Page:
The long-term viability of the independent life insurance distribution channel cannot merely be assumed and is far from assured.
The affluent population may always see the value provided by financial advisors and life insurance professionals to help them build and protect their wealth, but what’s to stop continually emerging technologies from capturing ever-greater shares of a vast market of middle-income consumers who are already neglected by the life insurance industry? It didn’t take long for travel agents to become obsolete despite the value they provided to consumers with their industry-specific expertise.
Whether the independent distribution channel acknowledges them or not, potentially significant threats are looming that could erode its long-dominant market share. Beyond the lingering possibility of a universal fiduciary standard being imposed that could change the commission-based compensation system that has thrived under the suitability standard, there are a variety of interconnected issues. Among them is a graying producer workforce that is not being replaced by younger agents at a sustainable level. The life insurance industry has a two-pronged image problem: consumers who need coverage are apathetic, while talented college grads show little interest in making a career of the industry. There is also the intense focus on catering to the affluent market while the middle market is disregarded, creating its own set of issues. Technology continues to change the way consumers make purchases, including life insurance. Could it be the answer for that underserved middle market? Other distribution channels — including banks — are also ramping up their efforts to sell life insurance.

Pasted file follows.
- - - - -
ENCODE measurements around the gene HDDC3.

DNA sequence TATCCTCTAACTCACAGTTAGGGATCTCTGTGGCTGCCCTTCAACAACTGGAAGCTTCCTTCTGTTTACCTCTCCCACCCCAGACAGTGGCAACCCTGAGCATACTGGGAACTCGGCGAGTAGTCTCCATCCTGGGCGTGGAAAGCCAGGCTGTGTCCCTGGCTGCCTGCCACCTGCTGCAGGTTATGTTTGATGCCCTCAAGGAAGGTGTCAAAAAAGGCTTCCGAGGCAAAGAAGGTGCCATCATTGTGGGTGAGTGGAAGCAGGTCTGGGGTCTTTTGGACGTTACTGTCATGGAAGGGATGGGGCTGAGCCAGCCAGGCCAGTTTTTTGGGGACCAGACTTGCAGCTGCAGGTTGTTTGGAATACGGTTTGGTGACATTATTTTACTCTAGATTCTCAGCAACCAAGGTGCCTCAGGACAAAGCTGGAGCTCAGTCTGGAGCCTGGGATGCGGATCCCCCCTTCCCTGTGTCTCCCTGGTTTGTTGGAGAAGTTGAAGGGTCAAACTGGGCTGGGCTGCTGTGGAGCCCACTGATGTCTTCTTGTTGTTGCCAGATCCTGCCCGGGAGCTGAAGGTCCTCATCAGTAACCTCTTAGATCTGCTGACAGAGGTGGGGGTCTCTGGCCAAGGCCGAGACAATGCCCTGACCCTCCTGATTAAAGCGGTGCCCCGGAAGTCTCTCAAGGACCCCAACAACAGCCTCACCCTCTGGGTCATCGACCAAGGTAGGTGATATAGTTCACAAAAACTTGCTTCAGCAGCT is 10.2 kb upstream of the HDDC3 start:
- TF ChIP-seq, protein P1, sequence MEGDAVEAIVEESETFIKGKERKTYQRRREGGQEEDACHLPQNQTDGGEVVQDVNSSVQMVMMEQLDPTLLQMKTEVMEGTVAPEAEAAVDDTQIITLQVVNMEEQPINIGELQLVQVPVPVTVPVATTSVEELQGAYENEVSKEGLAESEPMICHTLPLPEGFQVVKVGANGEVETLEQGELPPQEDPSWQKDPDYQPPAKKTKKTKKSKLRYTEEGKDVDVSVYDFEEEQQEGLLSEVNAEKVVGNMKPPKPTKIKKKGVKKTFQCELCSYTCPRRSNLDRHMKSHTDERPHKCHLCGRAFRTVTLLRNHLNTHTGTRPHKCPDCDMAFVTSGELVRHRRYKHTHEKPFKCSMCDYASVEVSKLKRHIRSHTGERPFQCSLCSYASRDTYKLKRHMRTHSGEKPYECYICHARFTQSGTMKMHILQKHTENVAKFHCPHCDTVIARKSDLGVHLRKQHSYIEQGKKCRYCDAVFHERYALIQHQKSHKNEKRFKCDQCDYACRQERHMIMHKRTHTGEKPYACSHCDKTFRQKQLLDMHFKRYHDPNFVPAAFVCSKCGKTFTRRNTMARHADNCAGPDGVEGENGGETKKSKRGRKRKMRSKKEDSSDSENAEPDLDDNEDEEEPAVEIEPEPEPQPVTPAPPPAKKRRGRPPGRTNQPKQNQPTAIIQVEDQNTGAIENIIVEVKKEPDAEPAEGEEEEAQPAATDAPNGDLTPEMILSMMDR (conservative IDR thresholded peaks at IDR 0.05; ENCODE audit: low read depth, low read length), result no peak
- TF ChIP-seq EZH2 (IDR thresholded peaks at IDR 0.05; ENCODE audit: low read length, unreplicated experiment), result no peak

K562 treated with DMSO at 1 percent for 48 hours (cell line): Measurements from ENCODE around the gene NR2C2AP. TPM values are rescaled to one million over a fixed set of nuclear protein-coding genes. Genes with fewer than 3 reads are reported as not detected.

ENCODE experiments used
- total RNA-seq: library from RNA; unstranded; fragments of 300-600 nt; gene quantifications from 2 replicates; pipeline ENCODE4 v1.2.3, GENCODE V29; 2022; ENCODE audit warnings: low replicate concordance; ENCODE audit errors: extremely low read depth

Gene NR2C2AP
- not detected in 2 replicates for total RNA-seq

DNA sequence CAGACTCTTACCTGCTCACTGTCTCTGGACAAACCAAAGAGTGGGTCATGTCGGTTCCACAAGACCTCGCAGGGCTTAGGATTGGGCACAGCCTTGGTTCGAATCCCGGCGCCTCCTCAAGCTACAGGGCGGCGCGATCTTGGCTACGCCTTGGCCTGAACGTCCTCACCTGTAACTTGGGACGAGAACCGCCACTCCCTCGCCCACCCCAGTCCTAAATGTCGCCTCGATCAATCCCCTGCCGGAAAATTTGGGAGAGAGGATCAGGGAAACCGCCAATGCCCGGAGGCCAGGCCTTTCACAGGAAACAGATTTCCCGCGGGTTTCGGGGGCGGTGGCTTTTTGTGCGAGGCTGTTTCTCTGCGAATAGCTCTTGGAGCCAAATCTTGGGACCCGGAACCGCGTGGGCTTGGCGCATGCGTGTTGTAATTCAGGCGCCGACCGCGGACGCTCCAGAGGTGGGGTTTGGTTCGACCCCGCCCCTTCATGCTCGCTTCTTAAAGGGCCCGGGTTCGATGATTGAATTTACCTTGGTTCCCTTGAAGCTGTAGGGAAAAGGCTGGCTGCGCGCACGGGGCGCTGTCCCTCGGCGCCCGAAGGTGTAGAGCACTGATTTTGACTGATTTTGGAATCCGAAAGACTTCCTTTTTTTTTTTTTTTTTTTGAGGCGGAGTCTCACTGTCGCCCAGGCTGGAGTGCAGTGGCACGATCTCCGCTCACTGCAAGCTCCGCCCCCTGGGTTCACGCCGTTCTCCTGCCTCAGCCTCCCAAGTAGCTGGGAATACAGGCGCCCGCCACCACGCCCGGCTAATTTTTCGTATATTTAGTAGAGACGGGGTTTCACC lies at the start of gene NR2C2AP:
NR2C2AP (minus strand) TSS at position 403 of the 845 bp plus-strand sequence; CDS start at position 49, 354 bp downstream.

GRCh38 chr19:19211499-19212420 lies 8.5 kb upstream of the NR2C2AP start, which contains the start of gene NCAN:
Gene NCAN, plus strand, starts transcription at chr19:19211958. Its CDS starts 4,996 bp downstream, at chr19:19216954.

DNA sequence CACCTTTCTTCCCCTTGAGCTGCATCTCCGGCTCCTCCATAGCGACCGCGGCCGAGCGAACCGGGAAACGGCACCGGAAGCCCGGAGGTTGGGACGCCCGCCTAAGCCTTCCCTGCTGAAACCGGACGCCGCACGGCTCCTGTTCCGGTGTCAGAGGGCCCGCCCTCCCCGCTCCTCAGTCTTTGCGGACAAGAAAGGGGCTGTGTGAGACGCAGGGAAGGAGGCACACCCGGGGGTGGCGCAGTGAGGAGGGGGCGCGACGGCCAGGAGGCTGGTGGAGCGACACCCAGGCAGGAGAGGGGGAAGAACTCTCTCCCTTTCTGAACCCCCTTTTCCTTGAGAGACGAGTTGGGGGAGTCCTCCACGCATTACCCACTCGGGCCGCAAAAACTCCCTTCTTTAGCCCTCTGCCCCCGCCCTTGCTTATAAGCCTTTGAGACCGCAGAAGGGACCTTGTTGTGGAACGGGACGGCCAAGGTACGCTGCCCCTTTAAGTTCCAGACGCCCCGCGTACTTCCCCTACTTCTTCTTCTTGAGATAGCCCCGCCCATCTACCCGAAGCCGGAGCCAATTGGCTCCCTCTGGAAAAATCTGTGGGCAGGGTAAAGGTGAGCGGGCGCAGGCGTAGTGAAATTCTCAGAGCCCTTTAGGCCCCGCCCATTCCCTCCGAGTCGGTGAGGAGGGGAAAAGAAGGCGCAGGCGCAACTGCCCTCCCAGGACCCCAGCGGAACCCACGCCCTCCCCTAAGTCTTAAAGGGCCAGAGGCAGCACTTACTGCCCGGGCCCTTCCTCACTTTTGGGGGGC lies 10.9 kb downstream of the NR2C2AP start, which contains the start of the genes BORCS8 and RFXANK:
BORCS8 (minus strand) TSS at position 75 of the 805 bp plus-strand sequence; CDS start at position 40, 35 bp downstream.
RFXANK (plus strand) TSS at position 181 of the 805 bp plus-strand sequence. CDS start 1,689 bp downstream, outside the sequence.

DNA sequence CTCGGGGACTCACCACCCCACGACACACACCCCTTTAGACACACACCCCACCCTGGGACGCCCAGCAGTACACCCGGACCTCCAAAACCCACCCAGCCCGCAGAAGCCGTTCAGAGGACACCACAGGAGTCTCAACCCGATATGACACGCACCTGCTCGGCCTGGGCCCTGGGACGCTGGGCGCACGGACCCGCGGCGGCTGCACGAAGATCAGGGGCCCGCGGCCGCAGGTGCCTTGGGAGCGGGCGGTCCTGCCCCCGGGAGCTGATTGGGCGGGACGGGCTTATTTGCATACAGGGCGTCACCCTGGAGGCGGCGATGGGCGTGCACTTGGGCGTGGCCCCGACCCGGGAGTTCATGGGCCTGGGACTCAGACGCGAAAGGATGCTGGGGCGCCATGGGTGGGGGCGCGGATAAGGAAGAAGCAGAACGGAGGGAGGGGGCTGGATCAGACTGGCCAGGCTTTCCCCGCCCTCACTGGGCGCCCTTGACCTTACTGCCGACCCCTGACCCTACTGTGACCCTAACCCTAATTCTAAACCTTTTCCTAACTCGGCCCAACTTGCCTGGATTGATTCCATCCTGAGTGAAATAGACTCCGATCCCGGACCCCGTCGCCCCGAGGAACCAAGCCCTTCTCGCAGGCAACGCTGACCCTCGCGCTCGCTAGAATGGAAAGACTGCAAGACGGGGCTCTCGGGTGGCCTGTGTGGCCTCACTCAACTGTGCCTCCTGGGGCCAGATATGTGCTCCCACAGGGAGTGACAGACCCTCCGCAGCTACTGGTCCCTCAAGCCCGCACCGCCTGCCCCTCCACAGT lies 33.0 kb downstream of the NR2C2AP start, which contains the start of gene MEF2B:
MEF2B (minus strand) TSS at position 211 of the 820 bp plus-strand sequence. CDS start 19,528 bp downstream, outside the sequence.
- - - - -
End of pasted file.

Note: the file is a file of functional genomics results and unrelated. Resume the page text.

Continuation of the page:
Put them all together and you may sense the independent distribution channel is under attack. Whether you share that sentiment or not, it’s hard to deny the channel needs to address these threats if it is to remain the dominant life insurance distribution system.
This month, Life Insurance Selling examines challenges facing the channel and what needs to be done to answer these challenges. Our coverage begins on page 16.
And about that dominant market share? At the LIMRA Distribution Conference earlier this year, LIMRA had the independent channel pegged at 47% of new premium in individual life sales in 2011 (matching the lowest percentage since 1999). By comparison, affiliated agents grabbed 41%, and 12% went to alternative distribution, which includes direct sales to consumer, sales through financial institutions, and sales through full-service and independent broker-dealers. Back in 2007, the independent channel had a 57% market share, while the affiliated agent channel had 35%. The alternative distribution channel had only 8% then, and back in 1983, it had just 2%.
If the TSA was in charge of the channel’s safety, they’d probably have raised the “threat level” by now.